Maybe you really need some alone time to regenerate, or need to see your friends more. Focus on what truly makes you happier rather than what you feel you must do.
How do I decrease my stressors?
Although you might not be able to change your arthritis, or change your circumstances, like your awkward boss, or your finances in the short term, we do have stressors that our within our control. Perhaps you have some things you do out of a sense of obligation that are really too much for you at the moment? It can be hard to stop things, and feel like you are letting others down, so taking a temporary break can help. This allows you time to work out how to do it differently, and decide if it really is essential.
It is so different for everyone, but once you put your own self-care a bit higher up the priority list you may find it easier to say no to those things that are draining you and ask for help more often. It can be something as simple as asking for the housework to be shared out, or not answering e-mails in the evening: what clear defined thing can you change, or ask others to help with, if only temporarily?
Think of it as the old oxygen mask analogy – you need to put yours on first before helping others. If you think of pain and fatigue as a distress signal from your body and mind, you need to give it some attention. This doesn’t mean stopping everything, and becoming inactive, but it should prompt an audit of what you do in your life, so you do more of what gives pleasure and meaning and is good for your long-term health, and let go of some things that are overwhelming you.
Why haven’t I had this explanation for my pain before?
This can seem like a strange way of thinking about pain when you have always been told it is caused by some part of your body. It’s not that there isn’t anything wrong with that painful body part e.g. your back or your frozen shoulder, or your knee with arthritis, but that pain is an experience that is influenced by the mind and body together. Separating them and saying something is purely physical or purely mental just isn’t true. It is always a complex mixture.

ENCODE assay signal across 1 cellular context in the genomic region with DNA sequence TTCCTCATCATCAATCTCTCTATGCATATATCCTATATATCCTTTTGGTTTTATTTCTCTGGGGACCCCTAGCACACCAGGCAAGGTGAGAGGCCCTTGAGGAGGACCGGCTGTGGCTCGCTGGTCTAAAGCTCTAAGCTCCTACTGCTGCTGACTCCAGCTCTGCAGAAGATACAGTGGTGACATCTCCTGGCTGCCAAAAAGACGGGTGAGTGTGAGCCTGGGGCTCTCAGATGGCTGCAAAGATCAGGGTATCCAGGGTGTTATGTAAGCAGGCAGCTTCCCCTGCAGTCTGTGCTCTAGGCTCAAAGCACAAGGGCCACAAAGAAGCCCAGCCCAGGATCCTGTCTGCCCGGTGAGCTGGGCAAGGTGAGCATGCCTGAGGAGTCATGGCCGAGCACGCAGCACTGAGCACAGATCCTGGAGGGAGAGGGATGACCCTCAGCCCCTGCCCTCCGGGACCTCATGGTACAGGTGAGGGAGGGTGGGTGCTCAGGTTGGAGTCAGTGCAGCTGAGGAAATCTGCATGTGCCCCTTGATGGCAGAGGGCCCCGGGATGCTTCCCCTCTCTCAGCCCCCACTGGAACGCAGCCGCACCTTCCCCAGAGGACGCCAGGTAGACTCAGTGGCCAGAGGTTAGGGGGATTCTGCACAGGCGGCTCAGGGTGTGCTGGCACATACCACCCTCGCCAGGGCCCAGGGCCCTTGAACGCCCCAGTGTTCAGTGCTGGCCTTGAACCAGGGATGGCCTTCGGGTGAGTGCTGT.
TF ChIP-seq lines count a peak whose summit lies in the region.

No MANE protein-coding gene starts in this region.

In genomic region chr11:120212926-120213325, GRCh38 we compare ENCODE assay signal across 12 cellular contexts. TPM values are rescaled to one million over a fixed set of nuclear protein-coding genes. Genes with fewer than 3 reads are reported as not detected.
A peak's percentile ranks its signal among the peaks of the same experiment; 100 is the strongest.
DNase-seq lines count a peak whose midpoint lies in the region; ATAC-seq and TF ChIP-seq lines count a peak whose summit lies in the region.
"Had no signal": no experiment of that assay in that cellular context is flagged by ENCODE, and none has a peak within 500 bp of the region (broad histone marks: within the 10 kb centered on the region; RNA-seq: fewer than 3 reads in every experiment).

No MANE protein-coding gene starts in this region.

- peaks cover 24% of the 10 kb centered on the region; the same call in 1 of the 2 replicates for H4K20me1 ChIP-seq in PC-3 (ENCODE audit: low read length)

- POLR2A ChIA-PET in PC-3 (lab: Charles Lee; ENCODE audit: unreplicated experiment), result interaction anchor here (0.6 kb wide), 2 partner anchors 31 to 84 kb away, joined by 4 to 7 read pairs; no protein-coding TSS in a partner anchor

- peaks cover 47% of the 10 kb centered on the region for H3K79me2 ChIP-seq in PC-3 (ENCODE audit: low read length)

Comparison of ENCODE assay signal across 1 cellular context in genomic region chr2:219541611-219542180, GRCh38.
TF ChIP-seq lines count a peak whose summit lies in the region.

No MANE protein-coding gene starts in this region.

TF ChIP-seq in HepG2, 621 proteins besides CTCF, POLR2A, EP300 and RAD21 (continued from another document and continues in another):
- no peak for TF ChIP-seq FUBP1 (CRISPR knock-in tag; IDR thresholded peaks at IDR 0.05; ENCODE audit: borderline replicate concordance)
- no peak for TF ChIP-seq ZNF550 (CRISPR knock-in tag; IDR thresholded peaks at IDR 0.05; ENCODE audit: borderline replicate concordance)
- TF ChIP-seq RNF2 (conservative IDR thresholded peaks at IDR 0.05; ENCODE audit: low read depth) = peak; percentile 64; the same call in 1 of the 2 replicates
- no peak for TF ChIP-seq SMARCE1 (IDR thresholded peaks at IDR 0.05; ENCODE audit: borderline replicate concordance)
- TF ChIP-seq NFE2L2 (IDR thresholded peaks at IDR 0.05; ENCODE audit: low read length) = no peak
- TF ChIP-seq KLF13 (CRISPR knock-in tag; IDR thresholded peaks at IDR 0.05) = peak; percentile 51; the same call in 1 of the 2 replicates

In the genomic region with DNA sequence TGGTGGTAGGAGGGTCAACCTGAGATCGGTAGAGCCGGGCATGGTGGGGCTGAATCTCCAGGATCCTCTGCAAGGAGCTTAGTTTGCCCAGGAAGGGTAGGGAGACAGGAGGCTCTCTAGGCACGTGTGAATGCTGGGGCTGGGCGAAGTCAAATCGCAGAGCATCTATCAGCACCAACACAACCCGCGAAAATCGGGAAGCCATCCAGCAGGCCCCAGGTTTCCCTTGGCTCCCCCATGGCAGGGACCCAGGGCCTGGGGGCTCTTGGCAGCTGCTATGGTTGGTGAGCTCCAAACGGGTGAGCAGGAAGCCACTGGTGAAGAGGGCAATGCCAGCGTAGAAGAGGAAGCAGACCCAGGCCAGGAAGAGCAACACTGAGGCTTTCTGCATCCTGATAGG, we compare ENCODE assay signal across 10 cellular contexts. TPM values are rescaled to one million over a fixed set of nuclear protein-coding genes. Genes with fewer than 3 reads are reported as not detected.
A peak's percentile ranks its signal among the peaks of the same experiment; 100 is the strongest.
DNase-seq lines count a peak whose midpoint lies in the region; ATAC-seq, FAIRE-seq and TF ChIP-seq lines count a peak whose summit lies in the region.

This is something that has been known about and researched for a long time (my lifetime at least!), so should be a standard way for everyone with pain to be treated. Unfortunately, because it is complex, and can be more time consuming to help people in this way, often doctors and other health professionals stick with a biomedical, broken machine, kind of way of thinking about pain. The way pain was taught in medical schools in the past missed many of the complexities of how pain is produced, so even the basic understanding of the ’mechanics’ of pain can be lacking (I took many of my veterinary classes with medical lecturers, so experienced this in my education too). There are some great empathetic, knowledgeable clinicians and physiotherapists out there, but it takes time to get into the details of why you might be having ongoing pain problems, and how you might help yourself, so unfortunately it often just doesn’t happen. This is where using self-help resources or seeking out help from professionals that understand how pain works can make all the difference to your recovery and long term well being.
If you would like to work through what ‘fills your cup’ and how to make it bigger for yourself, try this free workbook.